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FORMULATION - STAY WELL WITH REFERENCES Here is the evidence for our Stay Well Formulation, which is designed for adults experiencing symptoms of cold, flu, fatigue, stress, to help reduce the likelihood of becoming ill, to reduce the symptoms and duration if you are becoming ill. After investigating medical and scientific reports as well as popular media sources, this formulation includes only those micronutrients likely to improve your health, and clearly safe to be taken for 1 week only [for instance, the zinc dosage exceeds the UL and would be hazardous if taken long term-ZINC HAZARD: Science 303 (20 Feb 2004) STKE: "Excessive nitric oxide and the release of zinc from intracellular stores have been linked to neuronal death associated with stroke and some neurodegenerative diseases..." ] . First is the protocol that I find most justified based on my reading. Below that are notes when I studied this extensively, a formulation not available conveniently in a single product.

Nutrient STAY WELL Dosage

% USDA Daily Value

US Gov't Upper Limit

Vitamin C 1,000 mg twice a day = 2,000 mg total 60 2,000 mg
Vitamin E 400 iu once a day 30 mg 1,000 mg (1,500iu)
zinc lozenges 3-5 per day = 40-60 mg total 15 mg 40 mg
Vitamin D 1,000 iu once a day 400 2,000 iu
Tea As much as you'd like    

Vitamin C and E dosages are recommended by the Linus Pauling Institute at the University of Oregon, and the zinc dosage has been shown to reduce cold duration and symptoms 42% in peer-reviewed studies. YOU ARE WELCOME TO STOP READING HERE, UNLESS YOU ARE DOING RESEARCH.

Below I note many other vitamins, minerals and herbs that I have investigated that many people consider. You will note that under the ingredients, the daily dosage for many is "none". These are ingredients that other sources recommend for colds, flu, or fever, for which no persuasive evidence could be found that the substance was safe and proven likely to be effective. It is a fascinating area for study. For instance, a credible review indicates that, contrary to the numerous advertisements, zinc lozenges "are ineffective", while another recent distinguished review indicates that, contrary to most medical and scientific experts, vitamin C actually may help reduce symptoms of the common cold.


Daily Value
Popular Dosages
STAY WELL Daily Dosage

vitamin A 5000iu 200iu, 400iu 1000mcg

8 mg 16 mg 15 mg
beta-carotene N/A 0 0 0
vitamin B1, thiamine 1.5 mg 1.1 mg 2.2 mg
Vitamin B2, riboflavin 1.7 mg 0.75 mg 1.5 mg
Vitamin B3, niacin 20 mg 8 mg 16 mg
Vitamin B5, pantothenate 10 mg 0 none
Vitamin B6, pyridoxal 2 mg 3 mg 3 mg
Vitamin B9, folate 400 mcg 200 mcg 400 mcg
Vitamin B12, cyanocobalamin 6 mcg 2 mcg 50 mcg
Vitamin C 90 mg 80 mg 1,000mg twice a day
Vitamin D 400 iu 400 iu 1,000 iu
Vitamin E 30 iu 200 iu 400 iu


Calcium 1 g 1.5 g none
Chromium 120 mcg none none
Copper 2 mg 0.7 mg 2 mg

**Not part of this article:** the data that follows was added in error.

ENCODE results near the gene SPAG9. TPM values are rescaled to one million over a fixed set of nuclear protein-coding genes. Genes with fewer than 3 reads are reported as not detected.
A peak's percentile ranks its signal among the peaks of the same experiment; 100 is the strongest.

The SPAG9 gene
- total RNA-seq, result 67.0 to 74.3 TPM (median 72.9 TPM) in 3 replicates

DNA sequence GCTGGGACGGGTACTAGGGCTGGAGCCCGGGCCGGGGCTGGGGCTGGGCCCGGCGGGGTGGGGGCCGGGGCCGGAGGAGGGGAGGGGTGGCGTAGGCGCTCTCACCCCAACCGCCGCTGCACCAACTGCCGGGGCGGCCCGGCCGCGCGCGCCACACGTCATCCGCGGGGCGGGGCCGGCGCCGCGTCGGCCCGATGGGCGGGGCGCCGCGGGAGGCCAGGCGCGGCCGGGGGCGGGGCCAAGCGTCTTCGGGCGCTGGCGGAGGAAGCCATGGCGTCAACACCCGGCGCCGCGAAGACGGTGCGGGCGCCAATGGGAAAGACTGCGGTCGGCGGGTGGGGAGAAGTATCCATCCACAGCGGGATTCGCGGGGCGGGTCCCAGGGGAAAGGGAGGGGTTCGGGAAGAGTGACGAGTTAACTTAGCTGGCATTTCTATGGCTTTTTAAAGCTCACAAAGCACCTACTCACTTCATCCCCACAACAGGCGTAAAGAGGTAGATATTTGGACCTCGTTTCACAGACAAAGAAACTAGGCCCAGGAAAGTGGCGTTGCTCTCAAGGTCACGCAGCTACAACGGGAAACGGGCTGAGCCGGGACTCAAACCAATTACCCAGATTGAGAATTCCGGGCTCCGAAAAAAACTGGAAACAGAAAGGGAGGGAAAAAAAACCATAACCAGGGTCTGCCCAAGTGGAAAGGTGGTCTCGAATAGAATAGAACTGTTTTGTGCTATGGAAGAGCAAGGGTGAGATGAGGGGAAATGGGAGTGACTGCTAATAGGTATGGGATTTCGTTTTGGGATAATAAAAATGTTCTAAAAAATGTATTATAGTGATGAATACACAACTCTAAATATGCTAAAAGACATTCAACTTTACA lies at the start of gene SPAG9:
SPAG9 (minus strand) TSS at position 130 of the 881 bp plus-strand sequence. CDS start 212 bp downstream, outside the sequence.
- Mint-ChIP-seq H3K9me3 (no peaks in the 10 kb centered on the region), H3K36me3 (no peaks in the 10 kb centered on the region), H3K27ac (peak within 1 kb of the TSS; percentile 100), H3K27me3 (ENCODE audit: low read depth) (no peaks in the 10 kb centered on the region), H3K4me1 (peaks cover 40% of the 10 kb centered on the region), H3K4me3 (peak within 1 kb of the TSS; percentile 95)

Iodine 150 mcg none none
Iron 18 mg 16 mg none
Magnesium 400 mg 50 mg 100 mg
Manganese 2 mg 2 mg 2 mg
Potassium 3500 mg none none
Selenium 70 mcg 10 mcg 130 mcg
Zinc 15 mg 40 mg zinc lozenges twice a day




Boneset N/A None None
Echinacea, 4% echinacosides 200mg 200 mg x 2 N/A 200 mgx2 none
Ephedra None - hazardous N/A banned hazardous
Elderberry, 30% flavonoids 55mg Yes N/A 55 mg tea is great
Feverfew None N/A yes None
Garlic None N/A None None
Ginseng, American, Panax, 5% ginsenosides 125 mg 50 mg x 2 N/A 125 mg 50 mg twice a day
Goldenseal, 10% 150 mg x 2 N/A 150 mg twice a day ???




Are there nutrients (including vitamins, minerals and herbs) which when taken for a short period of time are likely to either prevent the onset, shorten the duration, or lessen the symptoms of short term ill health such as colds, flu, fatigue, or depression? It is well established and documented by scientific and medical studies that high doses of vitamin E taken over many months can enhance the immune function of people(1). There is substantial credible evidence that taking high doses of vitamin C on a regular basis can decrease illness and may lessen the duration of colds(2). The answers provided in this formulation and document reflect what is known about the benefit of short-term supplementation during periods of potential or actual short term illness, stress, or fatigue. Several terms may help outline the consideration of ingredients.

1. PROVEN - The first consideration is whether the ingredient has been shown to be effective in carefully controlled clinical trials. This includes evaluation of the study design, the significance of the data, the authors involved in the study (for instance, was the study done by those actually marketing the product used in the study?), and the number of studies completed using the ingredient. Many natural products are advocated for various medical conditions, but rarely is there medical evidence cited to demonstrate that the material is actually useful.

2. SAFE - As the tablets designed here are intended for use only short term, safety is evaluated in terms of evidence available relative to short term use, relative potential for hazard based on chemical properties and historical use.


Unless otherwise footnoted by more recent or more accurate data, for RDAs, toxicity levels, and average intakes by people, see Daily Values. Remainder of this file is huge, available by special request. Stored in Davis file R&D

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